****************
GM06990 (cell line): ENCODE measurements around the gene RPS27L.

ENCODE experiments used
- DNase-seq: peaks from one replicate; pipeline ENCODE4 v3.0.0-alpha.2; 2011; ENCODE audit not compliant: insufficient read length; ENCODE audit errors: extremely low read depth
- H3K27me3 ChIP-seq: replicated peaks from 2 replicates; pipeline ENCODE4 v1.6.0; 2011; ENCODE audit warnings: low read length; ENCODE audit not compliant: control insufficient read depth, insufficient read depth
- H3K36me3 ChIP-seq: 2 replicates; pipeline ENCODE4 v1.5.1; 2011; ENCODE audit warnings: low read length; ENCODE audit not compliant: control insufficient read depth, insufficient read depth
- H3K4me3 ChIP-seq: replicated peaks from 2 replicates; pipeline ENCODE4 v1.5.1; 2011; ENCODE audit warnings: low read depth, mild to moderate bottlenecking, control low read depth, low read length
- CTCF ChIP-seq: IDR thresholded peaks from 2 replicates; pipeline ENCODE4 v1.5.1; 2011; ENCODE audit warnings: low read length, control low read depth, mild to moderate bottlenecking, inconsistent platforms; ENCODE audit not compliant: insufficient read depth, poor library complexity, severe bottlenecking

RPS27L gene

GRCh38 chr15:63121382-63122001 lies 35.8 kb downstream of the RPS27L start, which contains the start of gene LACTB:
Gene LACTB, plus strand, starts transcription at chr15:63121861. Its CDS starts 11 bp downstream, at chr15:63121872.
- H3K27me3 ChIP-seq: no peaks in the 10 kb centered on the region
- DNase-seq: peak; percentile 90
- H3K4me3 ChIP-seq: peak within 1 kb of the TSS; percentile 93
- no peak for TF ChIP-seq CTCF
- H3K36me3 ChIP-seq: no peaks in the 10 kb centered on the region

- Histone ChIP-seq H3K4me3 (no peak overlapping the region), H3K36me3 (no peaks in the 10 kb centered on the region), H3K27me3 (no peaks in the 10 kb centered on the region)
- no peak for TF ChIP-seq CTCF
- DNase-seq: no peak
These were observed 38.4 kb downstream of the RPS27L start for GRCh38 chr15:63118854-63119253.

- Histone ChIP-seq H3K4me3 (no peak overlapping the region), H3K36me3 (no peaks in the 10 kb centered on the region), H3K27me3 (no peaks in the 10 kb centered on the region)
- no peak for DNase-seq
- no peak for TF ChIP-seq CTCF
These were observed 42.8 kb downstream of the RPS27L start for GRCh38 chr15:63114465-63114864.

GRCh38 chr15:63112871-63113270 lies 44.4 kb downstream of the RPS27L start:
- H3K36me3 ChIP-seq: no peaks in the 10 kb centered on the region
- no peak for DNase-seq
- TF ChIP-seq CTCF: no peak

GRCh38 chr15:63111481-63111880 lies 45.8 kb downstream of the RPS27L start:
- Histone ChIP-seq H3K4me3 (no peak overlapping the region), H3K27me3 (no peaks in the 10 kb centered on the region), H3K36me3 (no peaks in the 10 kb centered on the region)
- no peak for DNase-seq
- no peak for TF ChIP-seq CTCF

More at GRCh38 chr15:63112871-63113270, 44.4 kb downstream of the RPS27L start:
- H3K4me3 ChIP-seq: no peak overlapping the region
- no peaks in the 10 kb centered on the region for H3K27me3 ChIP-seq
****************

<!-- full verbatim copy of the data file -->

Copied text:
GM06990 (cell line): ENCODE measurements around the gene RPS27L.

ENCODE experiments used
- DNase-seq: peaks from one replicate; pipeline ENCODE4 v3.0.0-alpha.2; 2011; ENCODE audit not compliant: insufficient read length; ENCODE audit errors: extremely low read depth
- H3K27me3 ChIP-seq: replicated peaks from 2 replicates; pipeline ENCODE4 v1.6.0; 2011; ENCODE audit warnings: low read length; ENCODE audit not compliant: control insufficient read depth, insufficient read depth
- H3K36me3 ChIP-seq: 2 replicates; pipeline ENCODE4 v1.5.1; 2011; ENCODE audit warnings: low read length; ENCODE audit not compliant: control insufficient read depth, insufficient read depth
- H3K4me3 ChIP-seq: replicated peaks from 2 replicates; pipeline ENCODE4 v1.5.1; 2011; ENCODE audit warnings: low read depth, mild to moderate bottlenecking, control low read depth, low read length
- CTCF ChIP-seq: IDR thresholded peaks from 2 replicates; pipeline ENCODE4 v1.5.1; 2011; ENCODE audit warnings: low read length, control low read depth, mild to moderate bottlenecking, inconsistent platforms; ENCODE audit not compliant: insufficient read depth, poor library complexity, severe bottlenecking

RPS27L gene

GRCh38 chr15:63121382-63122001 lies 35.8 kb downstream of the RPS27L start, which contains the start of gene LACTB:
Gene LACTB, plus strand, starts transcription at chr15:63121861. Its CDS starts 11 bp downstream, at chr15:63121872.
- H3K27me3 ChIP-seq: no peaks in the 10 kb centered on the region
- DNase-seq: peak; percentile 90
- H3K4me3 ChIP-seq: peak within 1 kb of the TSS; percentile 93
- no peak for TF ChIP-seq CTCF
- H3K36me3 ChIP-seq: no peaks in the 10 kb centered on the region

- Histone ChIP-seq H3K4me3 (no peak overlapping the region), H3K36me3 (no peaks in the 10 kb centered on the region), H3K27me3 (no peaks in the 10 kb centered on the region)
- no peak for TF ChIP-seq CTCF
- DNase-seq: no peak
These were observed 38.4 kb downstream of the RPS27L start for GRCh38 chr15:63118854-63119253.

- Histone ChIP-seq H3K4me3 (no peak overlapping the region), H3K36me3 (no peaks in the 10 kb centered on the region), H3K27me3 (no peaks in the 10 kb centered on the region)
- no peak for DNase-seq
- no peak for TF ChIP-seq CTCF
These were observed 42.8 kb downstream of the RPS27L start for GRCh38 chr15:63114465-63114864.

GRCh38 chr15:63112871-63113270 lies 44.4 kb downstream of the RPS27L start:
- H3K36me3 ChIP-seq: no peaks in the 10 kb centered on the region
- no peak for DNase-seq
- TF ChIP-seq CTCF: no peak

GRCh38 chr15:63111481-63111880 lies 45.8 kb downstream of the RPS27L start:
- Histone ChIP-seq H3K4me3 (no peak overlapping the region), H3K27me3 (no peaks in the 10 kb centered on the region), H3K36me3 (no peaks in the 10 kb centered on the region)
- no peak for DNase-seq
- no peak for TF ChIP-seq CTCF

More at GRCh38 chr15:63112871-63113270, 44.4 kb downstream of the RPS27L start:
- H3K4me3 ChIP-seq: no peak overlapping the region
- no peaks in the 10 kb centered on the region for H3K27me3 ChIP-seq